'A useful set of case studies that are provocative and should stimulate interesting discussion. The cinematography is beautiful, providing not only a stimulating, but also very pleasing aesthetic, experience.' Frank Fincham, Eminent Scholar and Director, Family Institute, Florida State University

'Several real life studies offer road maps for those seeking to atone or offer forgiveness...In Forgiveness, Whitney travels the globe interviewing penitents and forgivers, People dealing with the aftermath of random acts of violence or war are offered as meditative examples of moving on, regardless of whether forgiveness is desired or possible.' Brittany Shoot, Sojourners Magazine

'A profoundly stirring work...The word 'powerful' does not begin to give adequate praise to this work. This is a grand enterprise treating the ethics of a series of fundamental human emotions and consequent behaviors. It skillfully balances the grim with the sanguine. With such a delicate topic, the filmmakers never once appear preachy or sensationalist. This brilliant work is strongly recommended to all who wish to stimulate discussion or even privately reflect on the place of forgiveness in the world.' Michael Coffta, Bloomsburg University of Pennsylvania, Educational Media Reviews Online

'A fair-minded, thought-provoking documentary about a complex and elusive concept. Recommended.' Video Librarian

'Highly recommended.' The Midwest Book Review

'Outstanding...Highly recommended as a teaching resource in psychology and philosophy and their various subfields.' Library Journal

'Helen Whitney calls 'the spiritual landscape' her filmmaking beat, and that's on stark display in Forgiveness: A Time to Love and a Time to Hate....Forgiveness is a complex, elusive subject and Whitney...does not shy away from difficult aspects of the topic.' OregonLive.com

'Offer[s] a rare chance to shine a clear light on the question of forgiveness in all its complexities, horror and hope...Forgiveness will not be an exercise in easy answers or cheap grace...Leaves the viewer both daunted and emboldened. The need for forgiveness is far more complex, and yet even more central to the human existence than we may have thought.' Huffington Post

'A thought-provoking examination of both the promise and the limits of interpersonal reconciliation.' Catholic News Service

'There's really no easy generalizations about forgiveness, according to Whitney, and there is no one meaning--it is different for each person based on their own needs. For some people, it's conditional. For others, it's the height of therapy. And still, for others, it's a gift. I definitely recommend Whitney's film as one that will make you search deep inside and help you discover your own meaning of forgiveness and even think about what, if anything, is 'unforgiveable.'' Jacksonville.com

'There is a fascinating abundance of introspection and eloquence in Forgiveness, but no easy or cheap answers...Captivating, devoid of all the cheap nonsense we have grown accustomed to.' BostonHerald.com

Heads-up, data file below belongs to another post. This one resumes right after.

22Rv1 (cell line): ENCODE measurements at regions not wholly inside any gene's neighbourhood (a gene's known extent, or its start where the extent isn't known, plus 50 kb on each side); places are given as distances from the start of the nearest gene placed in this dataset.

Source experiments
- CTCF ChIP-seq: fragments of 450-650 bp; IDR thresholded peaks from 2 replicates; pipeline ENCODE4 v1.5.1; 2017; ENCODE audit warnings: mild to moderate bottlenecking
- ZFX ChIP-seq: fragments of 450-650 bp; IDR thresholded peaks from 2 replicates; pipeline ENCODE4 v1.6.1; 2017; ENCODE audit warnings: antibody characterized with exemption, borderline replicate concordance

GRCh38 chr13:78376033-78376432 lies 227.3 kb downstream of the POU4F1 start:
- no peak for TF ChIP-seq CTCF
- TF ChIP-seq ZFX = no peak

'Mesmeric...An intelligent, stimulating treatment of a social change that affects everyone, either on a personal level or as a citizen of Planet Earth.' Technorati Film

'I thought it was going to be one of those boring religious treatises...It isn't that at all, but it is. It's that and much more, raising questions rather than providing answers, driving to the core of human morality in the area of personal and national failures, and calling on us to decide whether atonement is a valid response to horror.' Al Martinez, Daily News Los Angeles

'Forgiveness explores a virtue fraught with hope and danger...The stunning genius of this rich and poignant documentary is its careful probing, through narratives, of the limits, possibilities and reality of forgiveness...I will watch and re-watch this thoughtful and deep documentary, which raises new questions about a primordial human ache.' America, The National Catholic Weekly

'Deeply emotional in that it inevitably connects with anyone and everyone on some kind of level...Will no doubt leave you a little shaken...A Highly Recommended documentary as you really won't see anything else quite like it.' The World's Finest DVD Report


Awards

National Broadcast on PBS
Western Psychological Association Film Festival

Citation

Main credits

Whitney, Helen (Producer)
Whitney, Helen (Director)
Whitney, Helen (Screenwriter)
Winterburn, Ted (Film editor)
Sanderson, Paul G (Cinematographer)
Walker, Kathryn (Narrator)
Bilous, Edward (Composer)
DiBucci, Michelle (Composer)
Neiman, Adam (Composer)

Other credits

Director of photography, Paul G. Sanderson III; edited by Ted Winterburn; original music composed by Edward Bilous, Michelle Dibucci, Adam Neiman.


Distributor credits

Helen Whitney
Written by Helen Whitney
Edited by Ted Winterburn
Director of Photography: Paul G. Sanderson III
Narrator: Kathryn Walker
Executive Producers: Paul Dietrich and Ian Watson
WETA Executive Producers: Dalton Delan and David S. Thompson
A Production of Helen Whitney Productions, Clear View Productions Foundation and WETA Washington D.C.

Docuseek2 subjects

Conflict Resolution
Religion and Spirituality
Grief and Recovery

Distributor subjects

African Studies
Anthropology
Conflict Resolution
Ethics
European Studies
Global Issues
HIV/AIDS
History
Holocaust
Human Rights
Humanities
International Studies
Law
Philosophy
Psychology
Religion
Social Psychology
Sociology

Keywords

forgive, global reconciliation, genocide, 2006 shooting of Amish children, Nickel Mines, PA, Terri Jentz, bikecentennial, 60 radical, Kathy Power, Clare Schroeder, Germany, holocaust, Ronald Reagan, Bitburg, Rwandan genocide,- Paul Kagame, Thane Rosenbaum, Monsignor Lorenzo Albacete, Albie Sachs, Paul van Zyl, Jeff Jacoby,"Forgiveness: A Time to Love and a Time to Hate",Bullfrog Films